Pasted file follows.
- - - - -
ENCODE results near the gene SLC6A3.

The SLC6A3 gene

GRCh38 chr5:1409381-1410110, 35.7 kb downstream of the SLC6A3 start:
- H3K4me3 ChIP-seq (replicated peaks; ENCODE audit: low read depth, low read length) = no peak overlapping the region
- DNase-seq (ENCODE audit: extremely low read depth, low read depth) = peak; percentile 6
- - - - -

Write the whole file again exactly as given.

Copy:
ENCODE results near the gene SLC6A3.

The SLC6A3 gene

GRCh38 chr5:1409381-1410110, 35.7 kb downstream of the SLC6A3 start:
- H3K4me3 ChIP-seq (replicated peaks; ENCODE audit: low read depth, low read length) = no peak overlapping the region
- DNase-seq (ENCODE audit: extremely low read depth, low read depth) = peak; percentile 6